So, this might be a mistake, but I am going to wade into the swamp of this transgender ban that President Donald Trump has re-instated on the military as of July 26, 2017.  After all, I can’t let BK hog all of the spotlight on this one.

In explanation, the President announced via Twitter today that “the United States Government will not accept or allow Transgender individuals to serve in any capacity in the U.S. military.”

The President went on to tweet that the military must be focused on “decisive and overwhelming victory and cannot be burdened with the tremendous medical costs and disruption that transgenders in the military would entail.”  Let’s break it down, shall we.

According to the Department of Defense’s “Fact Sheet” on the implementation of the Obama administration’s 2016 policy to allow transgenders to serve in the military — applicable prior to President Trump’s announcement —   the Defense Department’s finding that “open service by transgender Service members, while being subject to the same standards and procedures as other members with regard to their medical fitness for duty, physical fitness, uniform and grooming, deployability, and retention, is consistent with military readiness.”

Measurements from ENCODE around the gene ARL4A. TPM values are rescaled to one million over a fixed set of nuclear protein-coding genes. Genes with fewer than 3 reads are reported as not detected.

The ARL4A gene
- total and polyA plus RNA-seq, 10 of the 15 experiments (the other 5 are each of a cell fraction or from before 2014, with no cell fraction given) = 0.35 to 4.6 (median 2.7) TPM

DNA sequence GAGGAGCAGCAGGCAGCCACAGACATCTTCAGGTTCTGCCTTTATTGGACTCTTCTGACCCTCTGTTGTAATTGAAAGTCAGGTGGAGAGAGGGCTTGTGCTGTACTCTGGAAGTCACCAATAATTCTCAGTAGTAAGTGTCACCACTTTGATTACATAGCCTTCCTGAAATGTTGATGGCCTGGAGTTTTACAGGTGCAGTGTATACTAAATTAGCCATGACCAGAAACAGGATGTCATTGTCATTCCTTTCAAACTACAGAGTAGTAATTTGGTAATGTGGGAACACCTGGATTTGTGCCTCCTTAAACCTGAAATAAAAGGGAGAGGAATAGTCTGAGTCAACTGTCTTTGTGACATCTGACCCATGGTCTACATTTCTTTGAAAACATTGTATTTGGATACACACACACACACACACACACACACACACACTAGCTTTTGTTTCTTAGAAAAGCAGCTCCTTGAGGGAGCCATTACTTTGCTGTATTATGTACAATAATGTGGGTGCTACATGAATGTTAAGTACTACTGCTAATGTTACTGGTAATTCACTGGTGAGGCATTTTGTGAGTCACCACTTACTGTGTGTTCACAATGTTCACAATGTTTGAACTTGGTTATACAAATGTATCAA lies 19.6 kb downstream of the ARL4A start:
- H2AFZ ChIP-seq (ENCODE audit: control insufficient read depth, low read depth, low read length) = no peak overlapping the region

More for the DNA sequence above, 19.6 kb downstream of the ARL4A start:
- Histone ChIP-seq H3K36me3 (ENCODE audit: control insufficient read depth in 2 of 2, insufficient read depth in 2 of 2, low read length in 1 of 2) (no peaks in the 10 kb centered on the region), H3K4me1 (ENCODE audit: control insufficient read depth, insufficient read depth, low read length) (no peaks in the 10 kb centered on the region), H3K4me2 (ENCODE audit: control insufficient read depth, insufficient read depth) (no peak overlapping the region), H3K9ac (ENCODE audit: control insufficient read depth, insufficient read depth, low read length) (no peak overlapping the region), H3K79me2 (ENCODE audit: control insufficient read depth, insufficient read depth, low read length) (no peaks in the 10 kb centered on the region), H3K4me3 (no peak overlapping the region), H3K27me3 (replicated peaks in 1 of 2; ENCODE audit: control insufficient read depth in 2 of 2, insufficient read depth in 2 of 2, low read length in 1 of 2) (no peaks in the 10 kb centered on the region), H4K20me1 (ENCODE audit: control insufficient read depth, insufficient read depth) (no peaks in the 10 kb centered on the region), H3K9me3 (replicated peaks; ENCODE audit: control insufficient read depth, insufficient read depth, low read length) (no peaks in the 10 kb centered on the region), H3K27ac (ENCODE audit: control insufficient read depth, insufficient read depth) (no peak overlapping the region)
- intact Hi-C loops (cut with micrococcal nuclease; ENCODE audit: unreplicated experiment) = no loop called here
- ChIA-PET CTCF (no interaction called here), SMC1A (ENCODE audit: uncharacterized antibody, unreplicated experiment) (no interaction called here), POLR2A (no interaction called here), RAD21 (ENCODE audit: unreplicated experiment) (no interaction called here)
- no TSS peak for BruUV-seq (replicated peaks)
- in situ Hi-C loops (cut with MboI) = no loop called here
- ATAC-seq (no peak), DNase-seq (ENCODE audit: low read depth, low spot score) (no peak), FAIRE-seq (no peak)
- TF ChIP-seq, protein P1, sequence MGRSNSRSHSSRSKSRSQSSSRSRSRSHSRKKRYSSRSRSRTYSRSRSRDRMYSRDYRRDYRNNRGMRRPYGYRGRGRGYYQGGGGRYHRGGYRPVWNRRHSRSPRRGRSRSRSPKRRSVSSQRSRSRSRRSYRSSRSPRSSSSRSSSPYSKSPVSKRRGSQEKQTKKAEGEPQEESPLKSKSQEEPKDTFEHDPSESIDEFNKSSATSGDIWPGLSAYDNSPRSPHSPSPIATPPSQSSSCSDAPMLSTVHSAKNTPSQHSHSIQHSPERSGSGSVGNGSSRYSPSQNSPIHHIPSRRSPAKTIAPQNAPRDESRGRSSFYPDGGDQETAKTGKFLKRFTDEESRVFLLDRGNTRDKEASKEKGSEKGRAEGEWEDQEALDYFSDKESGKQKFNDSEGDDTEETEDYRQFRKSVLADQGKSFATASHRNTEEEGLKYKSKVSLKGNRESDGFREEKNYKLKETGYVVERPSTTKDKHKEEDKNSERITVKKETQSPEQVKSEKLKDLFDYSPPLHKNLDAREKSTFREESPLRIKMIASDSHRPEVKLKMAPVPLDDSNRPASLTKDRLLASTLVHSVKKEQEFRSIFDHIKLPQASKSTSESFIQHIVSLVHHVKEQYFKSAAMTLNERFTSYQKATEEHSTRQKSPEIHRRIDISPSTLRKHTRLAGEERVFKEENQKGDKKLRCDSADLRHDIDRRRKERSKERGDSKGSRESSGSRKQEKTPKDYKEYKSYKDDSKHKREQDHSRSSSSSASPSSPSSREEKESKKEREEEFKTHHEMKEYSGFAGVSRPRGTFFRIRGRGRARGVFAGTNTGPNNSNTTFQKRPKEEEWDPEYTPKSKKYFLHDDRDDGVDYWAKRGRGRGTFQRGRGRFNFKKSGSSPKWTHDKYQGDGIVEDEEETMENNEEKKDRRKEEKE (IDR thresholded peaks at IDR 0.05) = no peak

In addition, “the Military Health System will be required to provide transgender Service members with all medically necessary care related to gender transition, based on the guidance that is issued.” 

Finally, the “initial accession policy will require an individual to have completed any medical treatment that their doctor has determined is necessary in connection with their gender transition, and to have been stable in their preferred gender for 18 months, as certified by their doctor, before they can enter the military.”  That standard would then be reviewed “no later than 24 months from July 1, 2016 to ensure it reflects what more we learn as this is implemented, as well as the most updated medical information.”

Herein there are two important points to look at, as far as I can tell.  First, allowing transgenders to serve should not, and will not, according to the DOD under President Obama, effect military readiness.  I agree with that assessment, though many call it a political one that was forced on military leaders by President Obama’s DOD.

Regardless, military readiness should rightly be the starting point when we look at this issue, and we can argue over whether allowing transgenders to serve effects that, or if that is even a knowable fact right now.  We can also argue whether or not President Obama’s DOD made the correct assessment in that regard.